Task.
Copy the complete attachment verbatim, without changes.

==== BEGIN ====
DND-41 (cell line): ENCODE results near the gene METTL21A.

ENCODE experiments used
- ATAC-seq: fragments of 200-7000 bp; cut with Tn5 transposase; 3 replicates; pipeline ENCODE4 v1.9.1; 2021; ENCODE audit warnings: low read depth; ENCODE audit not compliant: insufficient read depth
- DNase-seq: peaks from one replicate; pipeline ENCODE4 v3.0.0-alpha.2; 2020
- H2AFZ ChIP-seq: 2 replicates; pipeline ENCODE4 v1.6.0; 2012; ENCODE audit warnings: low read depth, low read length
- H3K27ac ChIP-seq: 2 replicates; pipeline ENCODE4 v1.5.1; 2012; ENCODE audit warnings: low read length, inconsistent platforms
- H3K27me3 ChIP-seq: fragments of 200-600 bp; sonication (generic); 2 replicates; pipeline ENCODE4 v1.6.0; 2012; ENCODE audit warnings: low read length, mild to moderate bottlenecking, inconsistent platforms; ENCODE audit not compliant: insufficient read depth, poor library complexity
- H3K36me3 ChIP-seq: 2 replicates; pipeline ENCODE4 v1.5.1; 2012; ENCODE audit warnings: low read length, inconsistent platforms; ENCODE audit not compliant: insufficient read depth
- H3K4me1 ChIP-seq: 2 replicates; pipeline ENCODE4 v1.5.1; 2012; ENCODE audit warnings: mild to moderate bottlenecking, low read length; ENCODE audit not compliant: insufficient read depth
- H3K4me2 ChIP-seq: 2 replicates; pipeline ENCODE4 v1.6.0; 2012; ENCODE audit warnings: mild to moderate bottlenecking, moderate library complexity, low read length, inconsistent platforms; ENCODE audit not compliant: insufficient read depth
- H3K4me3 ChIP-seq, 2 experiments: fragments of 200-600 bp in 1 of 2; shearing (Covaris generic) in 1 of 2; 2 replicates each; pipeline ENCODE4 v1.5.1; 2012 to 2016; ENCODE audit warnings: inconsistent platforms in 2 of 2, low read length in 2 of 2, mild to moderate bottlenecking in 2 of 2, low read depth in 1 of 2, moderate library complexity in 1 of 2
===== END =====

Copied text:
DND-41 (cell line): ENCODE results near the gene METTL21A.

ENCODE experiments used
- ATAC-seq: fragments of 200-7000 bp; cut with Tn5 transposase; 3 replicates; pipeline ENCODE4 v1.9.1; 2021; ENCODE audit warnings: low read depth; ENCODE audit not compliant: insufficient read depth
- DNase-seq: peaks from one replicate; pipeline ENCODE4 v3.0.0-alpha.2; 2020
- H2AFZ ChIP-seq: 2 replicates; pipeline ENCODE4 v1.6.0; 2012; ENCODE audit warnings: low read depth, low read length
- H3K27ac ChIP-seq: 2 replicates; pipeline ENCODE4 v1.5.1; 2012; ENCODE audit warnings: low read length, inconsistent platforms
- H3K27me3 ChIP-seq: fragments of 200-600 bp; sonication (generic); 2 replicates; pipeline ENCODE4 v1.6.0; 2012; ENCODE audit warnings: low read length, mild to moderate bottlenecking, inconsistent platforms; ENCODE audit not compliant: insufficient read depth, poor library complexity
- H3K36me3 ChIP-seq: 2 replicates; pipeline ENCODE4 v1.5.1; 2012; ENCODE audit warnings: low read length, inconsistent platforms; ENCODE audit not compliant: insufficient read depth
- H3K4me1 ChIP-seq: 2 replicates; pipeline ENCODE4 v1.5.1; 2012; ENCODE audit warnings: mild to moderate bottlenecking, low read length; ENCODE audit not compliant: insufficient read depth
- H3K4me2 ChIP-seq: 2 replicates; pipeline ENCODE4 v1.6.0; 2012; ENCODE audit warnings: mild to moderate bottlenecking, moderate library complexity, low read length, inconsistent platforms; ENCODE audit not compliant: insufficient read depth
- H3K4me3 ChIP-seq, 2 experiments: fragments of 200-600 bp in 1 of 2; shearing (Covaris generic) in 1 of 2; 2 replicates each; pipeline ENCODE4 v1.5.1; 2012 to 2016; ENCODE audit warnings: inconsistent platforms in 2 of 2, low read length in 2 of 2, mild to moderate bottlenecking in 2 of 2, low read depth in 1 of 2, moderate library complexity in 1 of 2